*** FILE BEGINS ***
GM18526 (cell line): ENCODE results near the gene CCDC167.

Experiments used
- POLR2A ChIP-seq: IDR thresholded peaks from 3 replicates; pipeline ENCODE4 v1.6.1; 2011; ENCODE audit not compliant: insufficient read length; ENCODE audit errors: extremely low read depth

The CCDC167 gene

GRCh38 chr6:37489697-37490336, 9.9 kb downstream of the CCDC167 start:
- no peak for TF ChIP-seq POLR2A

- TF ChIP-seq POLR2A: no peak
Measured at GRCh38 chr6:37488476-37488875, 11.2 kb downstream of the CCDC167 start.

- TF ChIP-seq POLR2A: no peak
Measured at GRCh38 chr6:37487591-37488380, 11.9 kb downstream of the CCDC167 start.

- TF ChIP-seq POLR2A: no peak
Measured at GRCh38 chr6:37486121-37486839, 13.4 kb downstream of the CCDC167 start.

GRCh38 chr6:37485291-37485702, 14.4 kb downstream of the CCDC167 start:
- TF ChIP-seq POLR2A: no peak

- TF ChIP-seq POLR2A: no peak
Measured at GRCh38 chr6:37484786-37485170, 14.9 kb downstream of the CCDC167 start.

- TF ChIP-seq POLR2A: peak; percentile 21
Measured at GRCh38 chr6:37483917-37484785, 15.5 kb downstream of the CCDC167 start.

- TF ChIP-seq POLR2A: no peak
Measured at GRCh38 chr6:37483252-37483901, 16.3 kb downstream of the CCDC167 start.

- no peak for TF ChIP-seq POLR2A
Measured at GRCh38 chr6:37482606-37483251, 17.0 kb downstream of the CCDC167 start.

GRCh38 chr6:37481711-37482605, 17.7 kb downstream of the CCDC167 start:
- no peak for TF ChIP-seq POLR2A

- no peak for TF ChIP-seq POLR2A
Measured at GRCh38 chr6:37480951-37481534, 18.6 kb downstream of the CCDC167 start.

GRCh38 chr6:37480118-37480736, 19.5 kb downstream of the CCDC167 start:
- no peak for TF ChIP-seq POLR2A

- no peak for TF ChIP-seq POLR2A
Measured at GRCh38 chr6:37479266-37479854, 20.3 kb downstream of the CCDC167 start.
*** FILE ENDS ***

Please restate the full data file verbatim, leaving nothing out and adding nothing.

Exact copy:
GM18526 (cell line): ENCODE results near the gene CCDC167.

Experiments used
- POLR2A ChIP-seq: IDR thresholded peaks from 3 replicates; pipeline ENCODE4 v1.6.1; 2011; ENCODE audit not compliant: insufficient read length; ENCODE audit errors: extremely low read depth

The CCDC167 gene

GRCh38 chr6:37489697-37490336, 9.9 kb downstream of the CCDC167 start:
- no peak for TF ChIP-seq POLR2A

- TF ChIP-seq POLR2A: no peak
Measured at GRCh38 chr6:37488476-37488875, 11.2 kb downstream of the CCDC167 start.

- TF ChIP-seq POLR2A: no peak
Measured at GRCh38 chr6:37487591-37488380, 11.9 kb downstream of the CCDC167 start.

- TF ChIP-seq POLR2A: no peak
Measured at GRCh38 chr6:37486121-37486839, 13.4 kb downstream of the CCDC167 start.

GRCh38 chr6:37485291-37485702, 14.4 kb downstream of the CCDC167 start:
- TF ChIP-seq POLR2A: no peak

- TF ChIP-seq POLR2A: no peak
Measured at GRCh38 chr6:37484786-37485170, 14.9 kb downstream of the CCDC167 start.

- TF ChIP-seq POLR2A: peak; percentile 21
Measured at GRCh38 chr6:37483917-37484785, 15.5 kb downstream of the CCDC167 start.

- TF ChIP-seq POLR2A: no peak
Measured at GRCh38 chr6:37483252-37483901, 16.3 kb downstream of the CCDC167 start.

- no peak for TF ChIP-seq POLR2A
Measured at GRCh38 chr6:37482606-37483251, 17.0 kb downstream of the CCDC167 start.

GRCh38 chr6:37481711-37482605, 17.7 kb downstream of the CCDC167 start:
- no peak for TF ChIP-seq POLR2A

- no peak for TF ChIP-seq POLR2A
Measured at GRCh38 chr6:37480951-37481534, 18.6 kb downstream of the CCDC167 start.

GRCh38 chr6:37480118-37480736, 19.5 kb downstream of the CCDC167 start:
- no peak for TF ChIP-seq POLR2A

- no peak for TF ChIP-seq POLR2A
Measured at GRCh38 chr6:37479266-37479854, 20.3 kb downstream of the CCDC167 start.